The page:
Make Someone Else Happy


by Allen Klein


"One of the things I keep learning is that the secret of being happy is doing things for other people. "

-- Dick Gregory

Research has shown that people who volunteer often live longer. The studies indicate that focusing our attention on someone else, takes our mind off of our own problems. We stay healthier and thereby live longer.

Similarly, focusing on the tensions of someone else, and finding the humor in those tensions, can produce laughter beneficial to both parties. That's the humor technique that the winner of the 2001 World Champion of Public Speaking, Dareen LaCroix, uses not only to help others find humor in their trials and tribulations but also in his own.

LaCroix consciously and consistently looks for people who are stressed out. When he finds them, and there is an abundant to choice from, he asks himself, "How can I relieve their tension?" Since humor comes from tension, focusing on what someone else is frustrated about can often produce laughter.

According to LaCroix, all you have to do is ask a cashier or salesclerk, for example, "What is the worst thing that has happened to you today?" Suddenly two things occur. One, they get to vent their upset thus getting some immediately relief. And two, they will often laugh when they hear themselves complaining.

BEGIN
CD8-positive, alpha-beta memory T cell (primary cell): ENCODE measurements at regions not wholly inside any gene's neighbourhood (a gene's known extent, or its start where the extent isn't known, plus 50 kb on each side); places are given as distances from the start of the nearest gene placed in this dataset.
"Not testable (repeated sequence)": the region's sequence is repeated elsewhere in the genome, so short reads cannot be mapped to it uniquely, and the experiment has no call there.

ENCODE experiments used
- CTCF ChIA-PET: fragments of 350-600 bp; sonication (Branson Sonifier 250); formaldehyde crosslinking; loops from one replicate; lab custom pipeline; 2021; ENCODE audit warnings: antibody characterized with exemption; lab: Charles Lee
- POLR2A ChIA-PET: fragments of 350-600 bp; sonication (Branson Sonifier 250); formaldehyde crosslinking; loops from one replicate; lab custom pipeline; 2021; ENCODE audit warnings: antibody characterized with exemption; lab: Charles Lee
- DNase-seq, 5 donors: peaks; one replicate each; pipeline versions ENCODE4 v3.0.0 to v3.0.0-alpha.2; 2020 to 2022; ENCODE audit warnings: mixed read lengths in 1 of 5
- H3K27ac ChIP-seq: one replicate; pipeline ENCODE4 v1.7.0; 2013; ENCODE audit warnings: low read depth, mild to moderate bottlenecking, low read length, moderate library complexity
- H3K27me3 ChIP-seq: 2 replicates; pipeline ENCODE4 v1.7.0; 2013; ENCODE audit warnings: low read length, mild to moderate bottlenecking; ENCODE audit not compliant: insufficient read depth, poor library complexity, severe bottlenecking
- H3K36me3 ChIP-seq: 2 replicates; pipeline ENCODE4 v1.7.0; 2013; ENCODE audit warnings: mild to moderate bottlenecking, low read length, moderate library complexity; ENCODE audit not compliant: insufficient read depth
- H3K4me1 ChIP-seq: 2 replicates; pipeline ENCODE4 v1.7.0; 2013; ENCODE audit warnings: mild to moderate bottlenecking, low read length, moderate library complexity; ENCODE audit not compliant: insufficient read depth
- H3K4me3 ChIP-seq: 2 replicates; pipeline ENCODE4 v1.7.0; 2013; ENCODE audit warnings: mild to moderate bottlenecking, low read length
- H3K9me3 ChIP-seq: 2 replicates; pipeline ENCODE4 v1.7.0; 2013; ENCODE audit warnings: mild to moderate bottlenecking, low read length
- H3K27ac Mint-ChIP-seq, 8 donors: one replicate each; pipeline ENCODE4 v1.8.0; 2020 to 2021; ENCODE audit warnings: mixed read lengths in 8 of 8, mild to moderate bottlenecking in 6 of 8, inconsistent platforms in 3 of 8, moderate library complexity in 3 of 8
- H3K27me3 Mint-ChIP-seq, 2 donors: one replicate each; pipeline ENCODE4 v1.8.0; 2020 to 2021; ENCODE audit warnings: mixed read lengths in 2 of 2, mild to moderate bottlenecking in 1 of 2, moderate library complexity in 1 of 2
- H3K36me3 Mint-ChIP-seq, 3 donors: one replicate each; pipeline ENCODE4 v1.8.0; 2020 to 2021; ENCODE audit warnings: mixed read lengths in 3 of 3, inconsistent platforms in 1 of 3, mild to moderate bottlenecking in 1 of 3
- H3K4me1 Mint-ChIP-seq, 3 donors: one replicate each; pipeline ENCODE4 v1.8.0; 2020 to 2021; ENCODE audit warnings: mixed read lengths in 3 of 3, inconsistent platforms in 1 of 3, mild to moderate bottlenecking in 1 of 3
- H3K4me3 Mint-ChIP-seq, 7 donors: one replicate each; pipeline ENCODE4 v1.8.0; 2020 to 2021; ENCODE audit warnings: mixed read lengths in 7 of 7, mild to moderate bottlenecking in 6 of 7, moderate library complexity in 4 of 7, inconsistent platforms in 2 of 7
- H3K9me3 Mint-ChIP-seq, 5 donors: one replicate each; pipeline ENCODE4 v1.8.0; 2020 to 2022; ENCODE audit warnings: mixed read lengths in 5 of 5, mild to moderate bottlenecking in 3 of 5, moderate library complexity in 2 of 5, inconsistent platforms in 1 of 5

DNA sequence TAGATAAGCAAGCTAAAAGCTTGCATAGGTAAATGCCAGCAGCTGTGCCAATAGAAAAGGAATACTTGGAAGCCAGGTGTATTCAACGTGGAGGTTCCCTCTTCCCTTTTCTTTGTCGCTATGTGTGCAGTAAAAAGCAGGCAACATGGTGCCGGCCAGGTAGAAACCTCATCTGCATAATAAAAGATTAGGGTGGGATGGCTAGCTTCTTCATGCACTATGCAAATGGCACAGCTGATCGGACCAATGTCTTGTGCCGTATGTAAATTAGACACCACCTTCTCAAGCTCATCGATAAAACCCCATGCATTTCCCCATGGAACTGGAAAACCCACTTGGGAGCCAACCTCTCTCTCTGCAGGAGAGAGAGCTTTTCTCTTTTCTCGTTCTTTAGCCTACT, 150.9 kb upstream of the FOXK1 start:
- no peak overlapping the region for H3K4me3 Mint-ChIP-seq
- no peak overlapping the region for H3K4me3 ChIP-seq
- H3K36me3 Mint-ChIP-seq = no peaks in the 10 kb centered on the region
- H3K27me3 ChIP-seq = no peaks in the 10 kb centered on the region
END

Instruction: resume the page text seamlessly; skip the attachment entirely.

LaCroix used this same technique when his mentor, the person who taught him about stand-up comedy, was in the hospital dealing with cancer. Because of the illness, his teacher could only eat ice chips. He hated it but that was all he could swallow.

LaCroix asked himself, "how can I relieve his tension, or, where does his frustration lie?"

What he came up with happened right after he filled in for a speech his mentor could not do. He sent his teacher part of the payment for the gig along with a note. It read: "Dear Dave. I hope this helps you out but do me a favor. Don't spend it all on ice chips."

I have personally seen this "Relieve-My-Tension" technique work well when my plane was delayed for several hours. I took out one of the red sponge rubber clown noses that I usually carry and handed it to the flight attendant who was greeting the disgruntled passengers entering the plane.

I then stood by and watched the passenger's reactions. A few didn't want anything to do with her. The glanced briefly at the red nose and quickly turned away. Obviously, they were too attached to their frustration to let it go. Most, however, began to chuckle. Their laughter relieved their stress, the flight attendants and mine as well.

So the next time you see someone stressed out keep asking yourself: "How can I relieve the tension?"

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2012 Allen Klein. All Rights Reserved.